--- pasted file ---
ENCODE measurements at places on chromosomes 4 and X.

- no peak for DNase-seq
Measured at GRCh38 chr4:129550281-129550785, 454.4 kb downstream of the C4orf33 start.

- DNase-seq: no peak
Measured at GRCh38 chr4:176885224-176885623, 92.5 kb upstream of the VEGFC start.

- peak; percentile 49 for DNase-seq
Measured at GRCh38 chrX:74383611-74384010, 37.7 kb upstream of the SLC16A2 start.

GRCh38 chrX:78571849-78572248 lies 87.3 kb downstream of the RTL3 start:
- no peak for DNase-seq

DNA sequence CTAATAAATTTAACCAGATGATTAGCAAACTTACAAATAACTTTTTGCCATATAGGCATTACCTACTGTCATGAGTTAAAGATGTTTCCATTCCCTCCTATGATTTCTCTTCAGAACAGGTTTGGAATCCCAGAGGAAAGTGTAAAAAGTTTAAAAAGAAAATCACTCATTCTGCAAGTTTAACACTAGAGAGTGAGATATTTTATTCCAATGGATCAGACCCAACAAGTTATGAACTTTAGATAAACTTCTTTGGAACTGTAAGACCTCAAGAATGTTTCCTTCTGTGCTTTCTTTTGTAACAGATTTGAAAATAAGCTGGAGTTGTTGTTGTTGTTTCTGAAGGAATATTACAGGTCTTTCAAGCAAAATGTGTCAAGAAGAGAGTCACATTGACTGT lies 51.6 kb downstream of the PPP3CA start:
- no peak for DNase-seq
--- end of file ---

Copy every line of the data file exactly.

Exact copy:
ENCODE measurements at places on chromosomes 4 and X.

- no peak for DNase-seq
Measured at GRCh38 chr4:129550281-129550785, 454.4 kb downstream of the C4orf33 start.

- DNase-seq: no peak
Measured at GRCh38 chr4:176885224-176885623, 92.5 kb upstream of the VEGFC start.

- peak; percentile 49 for DNase-seq
Measured at GRCh38 chrX:74383611-74384010, 37.7 kb upstream of the SLC16A2 start.

GRCh38 chrX:78571849-78572248 lies 87.3 kb downstream of the RTL3 start:
- no peak for DNase-seq

DNA sequence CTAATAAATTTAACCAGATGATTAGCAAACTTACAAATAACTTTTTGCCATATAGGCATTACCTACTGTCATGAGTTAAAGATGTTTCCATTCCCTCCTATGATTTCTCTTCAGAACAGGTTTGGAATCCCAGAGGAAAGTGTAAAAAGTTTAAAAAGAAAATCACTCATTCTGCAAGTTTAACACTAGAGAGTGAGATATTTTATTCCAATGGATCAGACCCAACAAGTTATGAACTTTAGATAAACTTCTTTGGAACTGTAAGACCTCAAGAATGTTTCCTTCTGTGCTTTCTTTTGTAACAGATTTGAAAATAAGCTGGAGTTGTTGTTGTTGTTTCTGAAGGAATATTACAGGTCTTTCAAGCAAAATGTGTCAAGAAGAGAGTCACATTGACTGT lies 51.6 kb downstream of the PPP3CA start:
- no peak for DNase-seq